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Effects of Elevated CO2 and Ozone on Antioxidant Enzymes in Sugar Maple
Niewiadomska, E., Gaucher-Veilleux, C., Chevrier, N., Mauffette, Y. and Dizengremel, P.  1999.  Elevated CO2 does not provide protection against ozone considering the activity of several antioxidant enzymes in the leaves of sugar maple.  Journal of Plant Physiology 155: 70-77.

Many plants respond to elevated CO2 concentrations by reducing their stomatal conductance.  This phenomenon decreases the indiscriminate uptake of ozone (O3) and other noxious gasses, which can cause oxidative cellular damage and reduce potential plant growth and development.  Thus, at elevated CO2 concentrations, there typically are less oxidants entering plants, so there generally is a reduced need for synthesizing and activating enzymes that function as antioxidants.  Because sugar maple does not reduce its stomatal conductance in response to elevated CO2, it is unclear how it will respond at the cellular level to ozone pollution when enriched with atmospheric CO2.

What was done
One-month-old sugar maple (Acer saccharum) seedlings were grown in pots within environmental chambers for approximately six weeks at ambient (350 ppm) and elevated (700 ppm) atmospheric CO2 concentrations in combination with and without an extra 200 ppb ozone to study the effects of elevated CO2 and ozone on the functioning of several foliar antioxidant enzymes.

What was learned
Elevated CO2 and ozone, alone and in combination with one another, increased the activity of ascorbate peroxidase, which is the first line of enzymatic defence against ozone that has diffused into plant tissues, by an average of 150%.  Similarly, elevated CO2, ozone, and the combinations thereof, increased the activity of catalase, which breaks down toxic hydrogen peroxide into benign water and oxygen molecules, by 80%.  Thus, atmospheric CO2 enrichment increased the activities of these two enzymes that function to keep cells from experiencing oxidative damage, particularly to their membranes.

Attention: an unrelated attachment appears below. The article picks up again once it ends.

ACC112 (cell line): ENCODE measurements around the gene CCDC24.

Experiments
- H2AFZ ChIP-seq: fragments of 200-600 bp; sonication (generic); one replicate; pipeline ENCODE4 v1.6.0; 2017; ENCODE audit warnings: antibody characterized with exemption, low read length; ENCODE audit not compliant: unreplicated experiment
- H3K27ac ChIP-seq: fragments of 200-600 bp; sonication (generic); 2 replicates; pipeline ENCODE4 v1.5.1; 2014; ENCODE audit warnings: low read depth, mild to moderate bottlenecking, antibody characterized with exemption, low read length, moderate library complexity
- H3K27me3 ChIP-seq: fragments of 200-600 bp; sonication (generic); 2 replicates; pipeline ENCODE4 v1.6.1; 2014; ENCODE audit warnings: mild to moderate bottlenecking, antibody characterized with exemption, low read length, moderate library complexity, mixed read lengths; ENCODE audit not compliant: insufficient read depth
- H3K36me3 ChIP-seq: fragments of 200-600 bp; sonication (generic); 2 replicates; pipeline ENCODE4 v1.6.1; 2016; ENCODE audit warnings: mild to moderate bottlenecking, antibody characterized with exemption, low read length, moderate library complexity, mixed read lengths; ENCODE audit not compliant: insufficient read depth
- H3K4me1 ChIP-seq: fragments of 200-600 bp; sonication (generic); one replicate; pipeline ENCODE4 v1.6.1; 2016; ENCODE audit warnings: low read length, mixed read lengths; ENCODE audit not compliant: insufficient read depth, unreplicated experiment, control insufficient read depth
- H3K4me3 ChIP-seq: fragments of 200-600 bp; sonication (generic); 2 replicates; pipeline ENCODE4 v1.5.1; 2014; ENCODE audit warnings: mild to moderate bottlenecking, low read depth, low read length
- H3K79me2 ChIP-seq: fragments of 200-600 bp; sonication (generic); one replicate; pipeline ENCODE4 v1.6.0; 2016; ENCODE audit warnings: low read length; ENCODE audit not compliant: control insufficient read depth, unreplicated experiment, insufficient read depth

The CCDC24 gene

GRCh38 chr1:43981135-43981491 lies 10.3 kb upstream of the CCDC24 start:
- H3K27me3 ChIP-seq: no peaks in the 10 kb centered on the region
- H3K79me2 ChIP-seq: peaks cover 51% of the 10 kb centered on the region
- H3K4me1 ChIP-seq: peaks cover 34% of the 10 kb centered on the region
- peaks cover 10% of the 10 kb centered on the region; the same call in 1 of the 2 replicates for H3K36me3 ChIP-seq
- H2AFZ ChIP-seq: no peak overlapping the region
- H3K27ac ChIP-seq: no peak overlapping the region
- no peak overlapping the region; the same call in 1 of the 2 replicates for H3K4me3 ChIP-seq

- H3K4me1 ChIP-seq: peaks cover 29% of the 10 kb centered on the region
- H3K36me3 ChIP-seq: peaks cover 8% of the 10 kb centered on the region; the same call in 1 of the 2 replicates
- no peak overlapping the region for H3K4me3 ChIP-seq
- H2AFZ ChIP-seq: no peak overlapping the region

In contrast, however, the combination of elevated CO2 and ozone significantly reduced the activities of two other antioxidizing enzymes, glutathione reductase and superoxide dismutase, by 34 and 47%, respectively.  Thus, atmospheric CO2 enrichment decreased the activities of two enzymes responsible for reducing oxidative damage within cells.

What it doesn't mean
As the CO2 content of the air rises, there is no compelling reason to believe that sugar maple will experience increased oxidative stress from ozone, as implied by the authors who concluded that "elevated CO2, concomitant with O3, does not play any positive role on the activity of the studied antioxidant enzymes."  In this particular study, the activities of four distinct enzymes were examined with respect to elevated CO2 and ozone, and the observed responses were clearly split down the middle between positive and negative.  However, if the mean response of all four enzymes is calculated, a positive response results.  Nonetheless, these results indicate that further studies are necessary before a concrete conclusion can be reached regarding antioxidant activities in sugar maple exposed to elevated CO2 and ozone.

On another note, this study did not report any growth responses, which could have been used to assess whether or not oxidative stress was truly occurring in the seedlings.  Without evidence to show that a particular factor negatively impacted growth, which is the bottom line for plants, one can not label that factor as a bonafide stress.

What it means
As the CO2 content of the air rises, it is still unclear as to how antioxidizing enzymes in sugar maple seedlings will respond to the uptake of ozone, as some specific antioxidants exhibit increases in their activities while others display decreases.  Likewise, without any photosynthetic or growth data, it is difficult to determine whether or not changes in antioxidizing enzymes are truly occurring to the benefit or the detriment of the plant.  Thus, further research is needed to reach any solid conclusions on this topic with respect to sugar maple seedlings.  However, elevated CO2 has been demonstrated to decrease oxidative stress in other species (see our Journal Reviews on the Effects of Lifetime Exposure to Elevated CO2 on Antioxidative Enzymes in Mature Oak Trees and the Effects of Elevated CO2 and Nitrogen Supply on Antioxidative Enzymes in Beech Seedlings).

Reviewed 1 October 1999